Former Iranian President Mahmoud Ahmadinejad makes a speech during commemorating for the late Prime Minister Necmettin Erbakan organized by Erbakan Association in Bursa, Turkey, on Feb. 27, 2015
Ali Atmaca—Anadolu Agency—Getty Images
By Kay Armin Serjoie / Tehran
April 12, 2017

In a shock move Iran’s former President Mahmood Ahmadinejad has joined the multitude of conservative candidates challenging the current President Hassan Rouhani on his re-election bid in presidential elections due May 19.

No one had expected Ahmadinejad to run in the elections following a public admonishment by the Supreme Leader of the Republic, Ayatollah Seyed Ali Khameni, last year to him to refrain from doing so. But with characteristic unpredictability, Ahmadinejad registered as a candidate on Wednesday in a move that has left the Iranian political spectrum stunned — none more so than the conservative faction from which he first emerged to become President in 2005.

The conservatives, known here as the Principalist faction, an umbrella political group that loosely joins all the conservative political parties from center to hard-line, were already in disarray because of a surplus of candidates who were not showing any signs of backing out in favor of a single candidate.

Several of Rouhani’s conservative opponents have declared their intention to challenge him on his re-election bid. From Tehran Mayor Mohammad Bagher Qalibaf to the former prosecutor general, mid-ranking cleric Ebrahim Raeesi, to the former head nuclear negotiator Saeed Jalili and many more, all have thrown down the gauntlet to Rouhani.

That’s because Rouhani had been looking vulnerable, if not dead in the water. The moderate is seeking a second and final term as President, but despite the historic nuclear deal he engineered with the U.S. and five other major powers, he faces an uphill battle for re-election. The lackluster economy, high unemployment rates, weak growth and even weaker livelihoods of the general Iranian has soured his base of support. The reformist vote he relied upon in 2013 will not be enthusiastic to turn out in force again.

So, sensing an opportunity, every possible faction of the conservative movement put forward their own candidates. Until Ahmadinejad’s intervention, the most prominent had been former prosecutor general and mid-level cleric Ebrahim Raeesi, a 56-year-old considered a fresh face to most voters. A swiftly rising member of the elected Assembly of Experts tasked with choosing the Islamic Republic’s Supreme Leader, he does not carry the stains of the defamations and accusations attached to most conservative candidates in recent decades. However his membership in the judicial panel in charge of the trying and executing of antirevolution prisoners in 1988 as well as his limited experience in executive posts could prove to be an Achilles heel.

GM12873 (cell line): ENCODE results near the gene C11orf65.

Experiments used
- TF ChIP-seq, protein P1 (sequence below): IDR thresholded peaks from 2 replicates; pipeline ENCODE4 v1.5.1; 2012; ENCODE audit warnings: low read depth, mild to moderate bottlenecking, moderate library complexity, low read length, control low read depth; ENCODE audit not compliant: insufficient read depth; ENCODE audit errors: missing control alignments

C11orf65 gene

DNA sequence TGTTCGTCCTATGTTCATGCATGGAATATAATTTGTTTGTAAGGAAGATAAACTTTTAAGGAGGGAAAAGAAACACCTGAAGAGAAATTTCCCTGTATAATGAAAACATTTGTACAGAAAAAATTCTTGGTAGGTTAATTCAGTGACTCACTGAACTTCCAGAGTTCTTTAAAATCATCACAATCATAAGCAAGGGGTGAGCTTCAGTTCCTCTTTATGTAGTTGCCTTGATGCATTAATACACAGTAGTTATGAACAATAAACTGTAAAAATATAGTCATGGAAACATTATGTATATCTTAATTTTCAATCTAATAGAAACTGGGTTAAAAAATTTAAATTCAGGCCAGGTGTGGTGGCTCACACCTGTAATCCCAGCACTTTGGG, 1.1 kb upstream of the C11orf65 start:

But with Ahmadinejad’s decision to run, the race has been upended. There is probably no single individual who polarizes Iranian society more than him. Some believe he is a true revolutionary intent on fulfilling the 1979 Islamic Revolution’s ideals of social justice for the poor; others believe his two term stint as President was the worst calamity to befall the country in decades if not more.

Having defied the Supreme Leader so publicly, the former President will most likely not be approved by the influential Guardians Council tasked with vetting candidates, according to politicians and analysts TIME spoke to. But they noted that Ahmadinejad still commands a considerable following among the grassroots supporters of the conservatives, and that his disqualification could cause considerable disenchantment among their loyal base.

Whether or not Ahmadinejad is disqualified his presence will also make any effort by the conservatives to get these many contenders to unite behind a single nominee even harder, especially as their pyramidal command structure has in recent years lost many of its influential figureheads due to the dying out of the old guard such as Ayatollah Mohammad Reza Mahdavi Kani, one of the founders of the first conservative political party in postrevolutionary Iran.

And the mere registration of Ahmadinejad might have served to solve Rouhani’s problem of apathy among the reformist base. One of the most effective tactics of reformists for convincing their supporters and sympathizers to vote has been to dwell on perceived threats posed by conservative candidates to their lifestyles and social freedoms should they win the elections.

And to many reformist-minded Iranians, no one presents a bigger threat than Ahmadinejad, the memory of the effect of his tenure on the Iranian economy and society still vivid in their minds. Already on social media, among the few mediums the reformists can freely use to express their voice, people are excitedly talking about voting again in May.

Rouhani became President with the lowest possible margin in 2013, but with Ahmadinejad’s help he just might get a landslide in 2017.

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